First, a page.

Factual background and proceedings
The ultimate questions in this appeal relate to the proceedings after charges were filed but, based on evidence presented at the preliminary hearing, we first set forth the facts which were developed to substantiate the charges in this case.
In early 1998, Hargrove and Christopher Trotter were selling drugs. One of their regular customers, who also sold drugs on their behalf, was Elmer Berg. Over time, Berg accumulated a debt to Hargrove in the amount of $1,500. Hargrove told Trotter at one point that he would no longer sell cocaine to Berg.
On February 19, 1998, Hargrove advised Trotter he was coming over to get some cocaine to sell. Hargrove arrived at Trotter's residence, and Berg stopped behind him in a separate car. With Berg was his sister, Misty Castor. Because Trotter did not have scales at his house, Trotter and Hargrove went to go to Hargrove's house to divide and weigh the cocaine.
When Trotter entered Hargrove's car, he asked Hargrove why Berg was following them. Hargrove stated he was going to sell cocaine to Berg. Trotter reminded Hargrove of his prior statements that he was no longer going to sell cocaine to Berg due to Berg's failure to pay the owing drug debt. Hargrove looked at Trotter, then stated that he was going to "knock" Berg, which means to kill him.
Hargrove drove to Coronado Park and then stopped. Berg stopped behind him. Hargrove then reached under the seat of his car and pulled out a .38 caliber revolver. He walked to Berg's car. Trotter heard four gun shots and a female say, "No." Hargrove returned to his car. En route to Trotter's home, Hargrove threw the gun down a sewer drain.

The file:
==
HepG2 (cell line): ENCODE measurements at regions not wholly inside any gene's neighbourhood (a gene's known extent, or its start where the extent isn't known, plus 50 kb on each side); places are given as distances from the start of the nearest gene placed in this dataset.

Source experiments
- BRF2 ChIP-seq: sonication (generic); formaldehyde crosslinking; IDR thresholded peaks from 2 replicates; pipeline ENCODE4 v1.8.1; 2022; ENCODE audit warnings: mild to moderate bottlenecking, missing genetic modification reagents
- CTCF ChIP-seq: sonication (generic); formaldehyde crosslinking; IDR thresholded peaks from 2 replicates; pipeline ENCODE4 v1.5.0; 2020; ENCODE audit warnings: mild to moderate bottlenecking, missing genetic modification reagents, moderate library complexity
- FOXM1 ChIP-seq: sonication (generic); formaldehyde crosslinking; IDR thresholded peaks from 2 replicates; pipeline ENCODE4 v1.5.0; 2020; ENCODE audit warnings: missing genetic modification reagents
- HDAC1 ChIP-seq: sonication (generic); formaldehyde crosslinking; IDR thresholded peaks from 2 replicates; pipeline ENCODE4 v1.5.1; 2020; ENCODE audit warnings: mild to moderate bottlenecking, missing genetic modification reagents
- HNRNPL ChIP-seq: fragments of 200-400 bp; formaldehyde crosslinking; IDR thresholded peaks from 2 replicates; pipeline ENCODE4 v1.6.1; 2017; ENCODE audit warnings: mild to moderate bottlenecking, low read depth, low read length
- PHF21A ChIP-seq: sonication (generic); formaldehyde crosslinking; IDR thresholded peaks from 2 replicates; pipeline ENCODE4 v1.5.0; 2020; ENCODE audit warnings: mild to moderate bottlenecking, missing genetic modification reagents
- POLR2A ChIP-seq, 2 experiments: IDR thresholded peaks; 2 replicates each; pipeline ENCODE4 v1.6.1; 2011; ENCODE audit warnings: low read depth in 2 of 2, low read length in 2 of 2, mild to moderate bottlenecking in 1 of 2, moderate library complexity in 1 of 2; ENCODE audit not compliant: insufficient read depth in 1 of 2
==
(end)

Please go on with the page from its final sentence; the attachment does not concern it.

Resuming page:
The police later discovered the dead bodies of Berg and Castor in the vehicle, Berg having been shot twice in the chest and head, and Castor having been shot twice in the neck and back. The police investigation which ensued ultimately resulted in the filing of charges.
On February 11, 1999, Hargrove was charged with two counts of first-degree murder and one count of criminal possession of a firearm. On February 12, 1999, the Wyandotte County Sheriff's office sent a request for detainer to the Correction Corporation of America in Leavenworth, Kansas, a federal holding facility where Hargrove was awaiting trial on federal kidnapping charges. The document stated, in pertinent part:
"Enclosed is our warrant for [Demetrius Hargrove] who is presently in your custody. Please lodge a detainer on subject in our favor and notify this office when he is available for pick-up.
"We will extradite. Should subject refuse to waive extradition, contact this office by phone."
It is undisputed that the State's prosecutors did not know of the filing of this document. On August 17, 1999, Hargrove was sentenced on a federal kidnapping conviction to 35 years' imprisonment. Eight days later, the State petitioned the Wyandotte County District Court for a writ of habeas corpus ad prosequendum, and on the same day the writ was granted. In granting the writ, the court ordered:
"It is therefore considered and ordered that a Writ of Habeas Corpus Ad Prosequendum issue out of and under the Seal of [this court] . . . directed to said U.S. Marshall to release the body of said Demetrius Hargrove, to the Wyandotte County Sheriff's Department commanding him to produce the body of [Hargrove] . . . at the criminal docket . . . on the 14th day of September, 1999."